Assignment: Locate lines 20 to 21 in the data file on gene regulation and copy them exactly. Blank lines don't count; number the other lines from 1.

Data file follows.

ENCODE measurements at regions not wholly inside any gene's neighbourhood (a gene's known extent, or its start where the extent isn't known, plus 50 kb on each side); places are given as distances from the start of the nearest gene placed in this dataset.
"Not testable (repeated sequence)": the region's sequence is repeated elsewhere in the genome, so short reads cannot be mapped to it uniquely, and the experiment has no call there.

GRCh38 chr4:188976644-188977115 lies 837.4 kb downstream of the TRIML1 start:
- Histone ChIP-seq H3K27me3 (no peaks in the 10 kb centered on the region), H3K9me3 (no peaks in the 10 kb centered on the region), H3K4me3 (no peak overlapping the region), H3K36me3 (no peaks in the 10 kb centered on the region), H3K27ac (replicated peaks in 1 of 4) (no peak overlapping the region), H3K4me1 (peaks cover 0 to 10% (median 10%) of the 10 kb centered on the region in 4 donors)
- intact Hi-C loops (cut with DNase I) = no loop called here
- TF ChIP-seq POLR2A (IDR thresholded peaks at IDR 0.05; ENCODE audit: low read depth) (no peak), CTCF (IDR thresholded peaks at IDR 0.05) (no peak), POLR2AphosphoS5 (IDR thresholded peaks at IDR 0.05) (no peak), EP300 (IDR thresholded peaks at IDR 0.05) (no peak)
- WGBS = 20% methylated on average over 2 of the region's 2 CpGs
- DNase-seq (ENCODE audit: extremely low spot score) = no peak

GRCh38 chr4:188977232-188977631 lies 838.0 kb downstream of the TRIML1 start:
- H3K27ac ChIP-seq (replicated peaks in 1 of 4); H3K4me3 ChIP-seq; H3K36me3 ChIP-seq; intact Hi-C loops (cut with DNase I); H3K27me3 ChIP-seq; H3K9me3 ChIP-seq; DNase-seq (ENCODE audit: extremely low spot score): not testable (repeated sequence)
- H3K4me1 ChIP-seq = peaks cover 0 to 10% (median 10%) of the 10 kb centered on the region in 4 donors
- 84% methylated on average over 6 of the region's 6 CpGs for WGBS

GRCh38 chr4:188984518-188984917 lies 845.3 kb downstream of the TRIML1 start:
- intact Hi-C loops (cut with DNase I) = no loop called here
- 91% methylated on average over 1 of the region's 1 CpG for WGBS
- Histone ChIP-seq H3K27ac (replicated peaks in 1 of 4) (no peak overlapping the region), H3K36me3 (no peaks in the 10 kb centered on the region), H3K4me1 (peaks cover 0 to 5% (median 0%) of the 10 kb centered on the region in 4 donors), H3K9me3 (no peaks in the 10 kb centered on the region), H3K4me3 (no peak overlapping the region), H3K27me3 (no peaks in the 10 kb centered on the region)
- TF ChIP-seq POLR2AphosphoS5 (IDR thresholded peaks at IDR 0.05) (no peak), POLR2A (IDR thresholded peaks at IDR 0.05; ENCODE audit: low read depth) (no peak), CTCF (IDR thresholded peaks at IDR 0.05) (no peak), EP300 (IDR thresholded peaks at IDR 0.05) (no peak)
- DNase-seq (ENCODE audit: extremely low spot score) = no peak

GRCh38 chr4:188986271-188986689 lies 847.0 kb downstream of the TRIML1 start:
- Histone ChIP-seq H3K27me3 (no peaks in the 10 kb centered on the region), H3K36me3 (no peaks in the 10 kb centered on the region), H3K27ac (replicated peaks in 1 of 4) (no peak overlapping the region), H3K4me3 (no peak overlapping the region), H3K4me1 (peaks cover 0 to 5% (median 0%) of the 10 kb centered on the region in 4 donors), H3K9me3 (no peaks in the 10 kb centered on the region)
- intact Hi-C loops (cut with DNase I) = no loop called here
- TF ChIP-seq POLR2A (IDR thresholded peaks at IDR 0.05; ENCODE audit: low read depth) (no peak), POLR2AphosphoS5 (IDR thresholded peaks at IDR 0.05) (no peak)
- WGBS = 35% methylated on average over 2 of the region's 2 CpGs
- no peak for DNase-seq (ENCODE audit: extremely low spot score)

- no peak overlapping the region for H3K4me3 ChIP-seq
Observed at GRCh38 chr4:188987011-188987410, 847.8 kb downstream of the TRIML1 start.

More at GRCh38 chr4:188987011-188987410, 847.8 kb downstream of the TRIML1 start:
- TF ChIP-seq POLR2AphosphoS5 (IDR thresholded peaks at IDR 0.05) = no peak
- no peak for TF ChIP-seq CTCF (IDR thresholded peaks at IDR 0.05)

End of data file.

- Histone ChIP-seq H3K27me3 (no peaks in the 10 kb centered on the region), H3K36me3 (no peaks in the 10 kb centered on the region), H3K27ac (replicated peaks in 1 of 4) (no peak overlapping the region), H3K4me3 (no peak overlapping the region), H3K4me1 (peaks cover 0 to 5% (median 0%) of the 10 kb centered on the region in 4 donors), H3K9me3 (no peaks in the 10 kb centered on the region)
- intact Hi-C loops (cut with DNase I) = no loop called here